Objectives: To evaluate the clinical safety of daily tenofovir disoproxil fumarate (TDF) among HIV-negative men who have sex with men.
Design: Randomized, double-blind, placebo-controlled trial. Participants were randomized 1:1:1:1 to immediate or delayed study drug (TDF, 300 mg orally per day, or placebo).
Methods: Four hundred healthy HIV-uninfected men who have sex with men reporting anal sex with another man within the previous 12 months enrolled in Atlanta, Boston, and San Francisco. HIV serostatus, clinical and laboratory adverse events (AEs), adherence (pill count, Medication Event Monitoring System, and self-report), and sexual and other sociobehavioral data were assessed at 3-month intervals for 24 months. Primary outcomes were clinical safety, assessed by incidence of AEs and laboratory abnormalities.
Results: Study drug was initiated by 373 (93%) participants (186 TDF and 187 placebo), of whom 325 (87%) completed the final study visit. Of 2428 AEs reported among 334 (90%) participants, 2366 (97%) were mild or moderate in severity. Frequencies of commonly reported AEs did not differ significantly between TDF and placebo arms. In multivariable analyses, back pain was more likely among TDF recipients (P = 0.04); these reports were not associated with documented fractures or other objective findings. There were no grade ≥3 creatinine elevations; grades 1 and 2 creatinine increases were not associated with TDF receipt. Estimated percentage of study drug doses taken was 92% by pill count and 77% by Medication Event Monitoring System. Seven seroconversions occurred: 4 on placebo and 3 among delayed arm participants not yet on study drug.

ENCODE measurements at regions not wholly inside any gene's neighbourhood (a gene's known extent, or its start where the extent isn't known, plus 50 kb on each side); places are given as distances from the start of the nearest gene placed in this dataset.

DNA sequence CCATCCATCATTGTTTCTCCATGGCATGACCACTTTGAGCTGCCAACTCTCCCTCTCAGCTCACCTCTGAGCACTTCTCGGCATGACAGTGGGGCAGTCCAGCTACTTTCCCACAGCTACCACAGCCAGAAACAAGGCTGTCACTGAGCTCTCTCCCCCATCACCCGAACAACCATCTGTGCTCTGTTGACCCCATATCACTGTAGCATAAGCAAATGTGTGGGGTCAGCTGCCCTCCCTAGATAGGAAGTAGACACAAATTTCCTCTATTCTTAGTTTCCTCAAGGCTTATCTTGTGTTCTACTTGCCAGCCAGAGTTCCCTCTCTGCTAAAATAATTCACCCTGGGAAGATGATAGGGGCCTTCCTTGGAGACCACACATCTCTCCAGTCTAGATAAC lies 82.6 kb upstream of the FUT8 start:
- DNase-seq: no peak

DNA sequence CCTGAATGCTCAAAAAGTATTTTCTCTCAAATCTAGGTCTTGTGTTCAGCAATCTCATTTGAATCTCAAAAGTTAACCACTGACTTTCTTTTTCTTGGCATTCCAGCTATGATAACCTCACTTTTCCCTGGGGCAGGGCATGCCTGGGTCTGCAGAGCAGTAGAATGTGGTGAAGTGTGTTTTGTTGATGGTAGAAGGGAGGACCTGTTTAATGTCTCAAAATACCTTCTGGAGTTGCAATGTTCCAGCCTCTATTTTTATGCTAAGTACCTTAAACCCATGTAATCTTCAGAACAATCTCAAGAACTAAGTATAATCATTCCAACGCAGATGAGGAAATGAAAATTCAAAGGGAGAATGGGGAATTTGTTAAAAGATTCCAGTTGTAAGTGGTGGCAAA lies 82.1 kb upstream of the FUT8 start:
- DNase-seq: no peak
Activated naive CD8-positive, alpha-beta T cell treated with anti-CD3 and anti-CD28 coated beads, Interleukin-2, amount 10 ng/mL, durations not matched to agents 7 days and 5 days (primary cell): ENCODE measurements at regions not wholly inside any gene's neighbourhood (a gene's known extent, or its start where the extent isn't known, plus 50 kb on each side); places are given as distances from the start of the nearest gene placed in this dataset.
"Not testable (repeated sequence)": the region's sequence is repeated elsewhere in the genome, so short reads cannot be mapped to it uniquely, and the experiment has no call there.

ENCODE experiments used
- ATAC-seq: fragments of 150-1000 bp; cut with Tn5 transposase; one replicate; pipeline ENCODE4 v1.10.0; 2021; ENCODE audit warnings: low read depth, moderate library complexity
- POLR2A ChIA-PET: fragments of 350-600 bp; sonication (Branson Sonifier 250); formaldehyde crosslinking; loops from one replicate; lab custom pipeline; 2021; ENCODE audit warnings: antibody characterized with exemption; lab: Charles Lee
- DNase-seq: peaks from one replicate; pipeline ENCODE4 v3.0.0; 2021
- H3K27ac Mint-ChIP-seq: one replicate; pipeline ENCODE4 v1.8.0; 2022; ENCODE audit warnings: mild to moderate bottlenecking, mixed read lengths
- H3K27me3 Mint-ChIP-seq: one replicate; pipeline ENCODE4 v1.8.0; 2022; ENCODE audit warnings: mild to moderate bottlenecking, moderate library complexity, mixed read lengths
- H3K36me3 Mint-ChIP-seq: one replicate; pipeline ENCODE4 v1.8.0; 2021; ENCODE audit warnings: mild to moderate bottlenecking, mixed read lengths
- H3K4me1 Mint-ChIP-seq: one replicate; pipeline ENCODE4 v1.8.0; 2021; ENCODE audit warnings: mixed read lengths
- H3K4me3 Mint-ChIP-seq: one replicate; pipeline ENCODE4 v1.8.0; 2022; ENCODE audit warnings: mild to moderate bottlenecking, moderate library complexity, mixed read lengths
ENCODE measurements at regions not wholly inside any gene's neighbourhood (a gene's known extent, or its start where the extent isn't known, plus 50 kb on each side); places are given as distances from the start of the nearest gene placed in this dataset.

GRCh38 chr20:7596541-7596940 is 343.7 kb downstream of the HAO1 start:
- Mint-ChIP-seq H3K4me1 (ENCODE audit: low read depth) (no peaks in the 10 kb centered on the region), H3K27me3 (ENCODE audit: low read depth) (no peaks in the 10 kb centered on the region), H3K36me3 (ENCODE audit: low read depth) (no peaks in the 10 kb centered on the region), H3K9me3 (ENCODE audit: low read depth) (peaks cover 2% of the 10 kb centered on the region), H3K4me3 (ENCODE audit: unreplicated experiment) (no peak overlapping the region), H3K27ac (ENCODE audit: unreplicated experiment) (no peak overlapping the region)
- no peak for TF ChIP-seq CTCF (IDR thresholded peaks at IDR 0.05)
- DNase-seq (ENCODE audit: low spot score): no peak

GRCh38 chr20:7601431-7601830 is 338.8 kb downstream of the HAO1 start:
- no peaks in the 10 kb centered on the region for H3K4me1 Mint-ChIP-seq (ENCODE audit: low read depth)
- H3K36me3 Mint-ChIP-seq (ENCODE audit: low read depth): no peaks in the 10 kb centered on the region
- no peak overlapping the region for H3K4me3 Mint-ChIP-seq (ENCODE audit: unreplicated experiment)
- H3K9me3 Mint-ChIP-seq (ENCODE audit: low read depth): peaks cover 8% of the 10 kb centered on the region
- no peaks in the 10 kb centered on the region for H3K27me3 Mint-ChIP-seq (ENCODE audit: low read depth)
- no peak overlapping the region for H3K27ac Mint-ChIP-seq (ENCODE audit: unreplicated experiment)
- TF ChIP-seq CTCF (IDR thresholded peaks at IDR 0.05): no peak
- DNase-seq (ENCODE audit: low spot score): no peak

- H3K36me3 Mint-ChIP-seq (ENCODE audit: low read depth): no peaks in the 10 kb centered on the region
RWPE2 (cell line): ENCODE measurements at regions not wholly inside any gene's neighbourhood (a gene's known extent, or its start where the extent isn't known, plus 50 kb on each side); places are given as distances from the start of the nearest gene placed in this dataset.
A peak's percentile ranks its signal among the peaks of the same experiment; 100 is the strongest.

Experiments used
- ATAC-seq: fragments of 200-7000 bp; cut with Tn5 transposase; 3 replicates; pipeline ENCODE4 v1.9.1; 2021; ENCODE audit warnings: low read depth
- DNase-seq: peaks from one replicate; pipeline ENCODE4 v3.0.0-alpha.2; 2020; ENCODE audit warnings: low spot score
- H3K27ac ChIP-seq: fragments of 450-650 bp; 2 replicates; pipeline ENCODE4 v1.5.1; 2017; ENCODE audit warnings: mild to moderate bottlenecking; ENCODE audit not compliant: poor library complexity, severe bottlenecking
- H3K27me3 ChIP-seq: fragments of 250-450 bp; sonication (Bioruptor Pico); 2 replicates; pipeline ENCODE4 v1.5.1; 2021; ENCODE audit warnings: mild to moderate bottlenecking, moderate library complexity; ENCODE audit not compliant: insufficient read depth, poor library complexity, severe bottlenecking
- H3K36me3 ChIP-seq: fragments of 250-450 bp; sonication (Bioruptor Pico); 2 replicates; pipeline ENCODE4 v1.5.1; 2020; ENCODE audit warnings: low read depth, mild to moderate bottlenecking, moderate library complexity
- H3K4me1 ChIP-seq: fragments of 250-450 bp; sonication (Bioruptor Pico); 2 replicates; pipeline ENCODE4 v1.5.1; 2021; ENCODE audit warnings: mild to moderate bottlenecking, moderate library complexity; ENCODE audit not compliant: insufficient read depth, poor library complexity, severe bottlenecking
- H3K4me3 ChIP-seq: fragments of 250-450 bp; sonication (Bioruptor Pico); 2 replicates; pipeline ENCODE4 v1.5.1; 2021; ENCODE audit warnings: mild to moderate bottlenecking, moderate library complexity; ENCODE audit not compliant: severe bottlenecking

Conclusions: Daily oral TDF was well tolerated, with reasonable adherence. No significant renal concerns were identified.